‘70s Sunshine Pop – Better by Design

When it came to brightening up the day in the early 1970s, few British pop groups could better Design at letting a little ‘sunshine’ in.

Their 50th anniversary is marked this April (2019) with the 20-track nostalgia romp that is ‘Children of The Mist – The Best of Design’ (Market Square; MDMCD206).

Rooted in Southern California in the mid 1960’s, ‘sunshine pop’ came to be the term associated with a melange of feel-good easy listening and folk rock, characterized by lush vocals and light arrangements.

The Beach Boys, the Mamas & the Papas and the 5th Dimension were amongst the key progenitors Stateside while over the ‘pond’ the mantle fell to a London-based collective of girls and boys, calling themselves Design.

If you were watching TV in the UK in the 1970’s, the chances are that you will have seen and heard this memorable vocal harmony group perform not least as few other acts got called back to appear on mainstream entertainment shows as often.

In their eight-year lifespan, Design guested on over 50 primetime TV shows, ‘house band’ for legends such as Morecambe & Wise, The Two Ronnies, Val Doonican, Benny Hill, Nana Mouskouri and Tommy Cooper. Millions of viewers watching their heroes watched Design, too.

The six-piece, comprising Barry Alexander, Gabrielle Field, Kathy Manuell, Jeff Matthews, John Mulcahy-Morgan and Geoff Ramseyer, released five albums and thirteen singles between 1969 and 1976, establishing a special niche across Europe for their highly melodic, shimmering and pretty  pop songs, winning them widespread regard as ‘Britain’s 5th Dimension’.

Upping the quality stakes were the musicians working on the band’s releases, a roster including the likes of Clem Cattini, Herbie Flowers, Alan Hawkshaw and Chris Spedding.

Arrangements came in from Alan Parker, Syd Dale and Herbie Flowers while productions duties fell to the talents of Dale, Adrian Kerridge and Robert Kirby.

In his notes for this April 2019 50th Anniversary compilation of their work, culled from their albums Design, Tomorrow Is So Far Away, Day of the Fox and In Flight and including three previously-unreleased tracks, Kingsley Abbott writes:

“For most of the sixties, any British groups with an interest in vocal harmonies looked first to what was happening on the American charts.

 “As the decade rolled on, British groups were producing music that could stand shoulder to shoulder with their American cousins.

“This collection of Design’s recordings proves exactly how improved they had become. It is evident from their dipping and soaring vocals that Design were at least the Americans’ equals.”

Singer and songwriter Tony Smith formed Design while he was working at the BBC in London in December 1968. The group then signed a recording contract with Adrian Kerridge of Lansdowne Studios and recorded their first album Design during the summer of 1969. This led to a two-album deal with Epic Records in the USA.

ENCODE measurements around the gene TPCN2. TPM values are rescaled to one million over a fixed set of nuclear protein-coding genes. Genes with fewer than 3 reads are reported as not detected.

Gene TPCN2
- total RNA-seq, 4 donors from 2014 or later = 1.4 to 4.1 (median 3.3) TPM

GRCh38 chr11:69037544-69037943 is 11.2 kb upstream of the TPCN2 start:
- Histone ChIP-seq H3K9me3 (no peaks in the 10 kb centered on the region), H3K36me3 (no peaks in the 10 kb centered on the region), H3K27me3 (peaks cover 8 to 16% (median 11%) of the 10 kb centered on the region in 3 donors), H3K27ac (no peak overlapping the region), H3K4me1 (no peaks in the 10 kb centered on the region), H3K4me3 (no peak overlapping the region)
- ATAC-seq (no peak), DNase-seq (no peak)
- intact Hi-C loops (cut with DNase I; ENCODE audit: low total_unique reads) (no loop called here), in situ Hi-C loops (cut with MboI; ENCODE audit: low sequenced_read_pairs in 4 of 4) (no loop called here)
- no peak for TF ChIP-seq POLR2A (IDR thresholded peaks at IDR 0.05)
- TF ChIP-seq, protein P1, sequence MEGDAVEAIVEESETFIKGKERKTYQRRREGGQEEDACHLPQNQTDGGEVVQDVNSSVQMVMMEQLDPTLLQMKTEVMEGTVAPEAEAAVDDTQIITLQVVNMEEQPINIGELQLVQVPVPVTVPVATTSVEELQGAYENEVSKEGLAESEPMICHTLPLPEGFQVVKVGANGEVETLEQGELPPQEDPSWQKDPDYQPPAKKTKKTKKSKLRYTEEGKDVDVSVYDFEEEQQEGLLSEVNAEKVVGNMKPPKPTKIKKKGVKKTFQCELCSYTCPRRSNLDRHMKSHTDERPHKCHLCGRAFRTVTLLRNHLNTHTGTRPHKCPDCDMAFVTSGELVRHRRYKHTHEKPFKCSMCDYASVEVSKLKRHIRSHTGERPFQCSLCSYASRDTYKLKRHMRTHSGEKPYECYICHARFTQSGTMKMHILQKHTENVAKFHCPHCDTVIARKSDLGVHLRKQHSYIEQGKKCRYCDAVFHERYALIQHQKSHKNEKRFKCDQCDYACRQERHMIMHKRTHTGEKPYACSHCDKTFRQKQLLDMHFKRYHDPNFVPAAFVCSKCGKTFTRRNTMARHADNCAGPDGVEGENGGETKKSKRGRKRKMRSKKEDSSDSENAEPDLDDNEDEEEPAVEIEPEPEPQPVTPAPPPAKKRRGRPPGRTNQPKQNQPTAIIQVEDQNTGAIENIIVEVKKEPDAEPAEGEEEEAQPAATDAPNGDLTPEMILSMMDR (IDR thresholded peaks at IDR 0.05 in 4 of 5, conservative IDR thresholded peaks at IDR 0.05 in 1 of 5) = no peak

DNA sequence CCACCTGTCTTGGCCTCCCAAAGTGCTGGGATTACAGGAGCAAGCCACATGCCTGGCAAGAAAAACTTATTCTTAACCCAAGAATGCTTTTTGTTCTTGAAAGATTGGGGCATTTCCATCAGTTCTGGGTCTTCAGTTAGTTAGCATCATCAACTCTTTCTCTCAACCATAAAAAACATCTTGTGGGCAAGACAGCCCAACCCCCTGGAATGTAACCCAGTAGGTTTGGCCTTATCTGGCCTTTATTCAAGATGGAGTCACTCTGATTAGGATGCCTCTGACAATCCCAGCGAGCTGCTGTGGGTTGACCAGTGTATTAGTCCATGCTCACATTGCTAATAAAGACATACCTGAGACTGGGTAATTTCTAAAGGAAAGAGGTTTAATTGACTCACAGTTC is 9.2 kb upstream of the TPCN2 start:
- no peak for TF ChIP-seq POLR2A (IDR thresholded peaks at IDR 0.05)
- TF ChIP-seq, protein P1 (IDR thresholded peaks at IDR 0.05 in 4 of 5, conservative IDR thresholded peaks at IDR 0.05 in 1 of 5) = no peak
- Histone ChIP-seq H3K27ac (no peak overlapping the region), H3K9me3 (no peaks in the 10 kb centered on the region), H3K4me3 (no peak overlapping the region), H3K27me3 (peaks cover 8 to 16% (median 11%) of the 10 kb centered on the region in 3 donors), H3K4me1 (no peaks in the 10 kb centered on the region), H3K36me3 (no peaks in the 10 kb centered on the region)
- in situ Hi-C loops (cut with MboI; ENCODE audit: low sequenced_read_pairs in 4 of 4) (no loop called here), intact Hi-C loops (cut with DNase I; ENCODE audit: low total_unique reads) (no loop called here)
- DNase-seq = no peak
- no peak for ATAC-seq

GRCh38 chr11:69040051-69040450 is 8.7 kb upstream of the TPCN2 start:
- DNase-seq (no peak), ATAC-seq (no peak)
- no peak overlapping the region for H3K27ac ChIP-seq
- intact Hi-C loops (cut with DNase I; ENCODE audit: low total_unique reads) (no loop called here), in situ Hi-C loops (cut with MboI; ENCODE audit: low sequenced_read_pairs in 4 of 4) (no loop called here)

In November 1970, shortly before the first album was released, Tony Smith left the group and he was replaced by guitarist Jeff Matthews, who had been with John and Geoff in the group Free Expression.

This was Design’s most successful line-up and after their appearances on The Morecambe and Wise Show in 1971 they became one of the most televised groups in the UK, guesting on dozens of programmes, watched by millions.

They toured with Gilbert O’Sullivan, starred in cabaret and at the London Palladium, and recorded the albums Tomorrow Is So Far Away, Day of the Fox and In Flight before Gabrielle Field and Geoff Ramseyer left the group in October 1974.

Barry, John, Kathy and Jeff carried on as a four-piece group and recorded one more album By Design before finally splitting up in October 1976.

Since then, Design’s albums have become much sought after by record collectors and they have been highly praised by music critics in magazines and books such as Shindig! and Galactic Ramble.

Children of the Mist celebrates Design’s finest moments from their first four albums, along with two unreleased tracks featuring Geoff and Gabrielle, ‘Precious and Few’ and ‘For a Friend’, later re-recorded for the fifth album after they had left the group.

Bonus material features three previously unreleased songs: ‘White Bernadette’, from that first-ever recording session in April 1969, and ‘It’s Been a Lot of Fun’ and ‘You’re Not Being Kind to Me’, two Barry Alexander demo recordings from 1974/75.


Available in CD digipack format including a new essay on the band by music writer Kingsley Abbott illustrated extensively with archive images, and for streaming/download.

Official Design web site: www.designvocalgroup.com     

Album web site: www.childrenofthemist.co.uk





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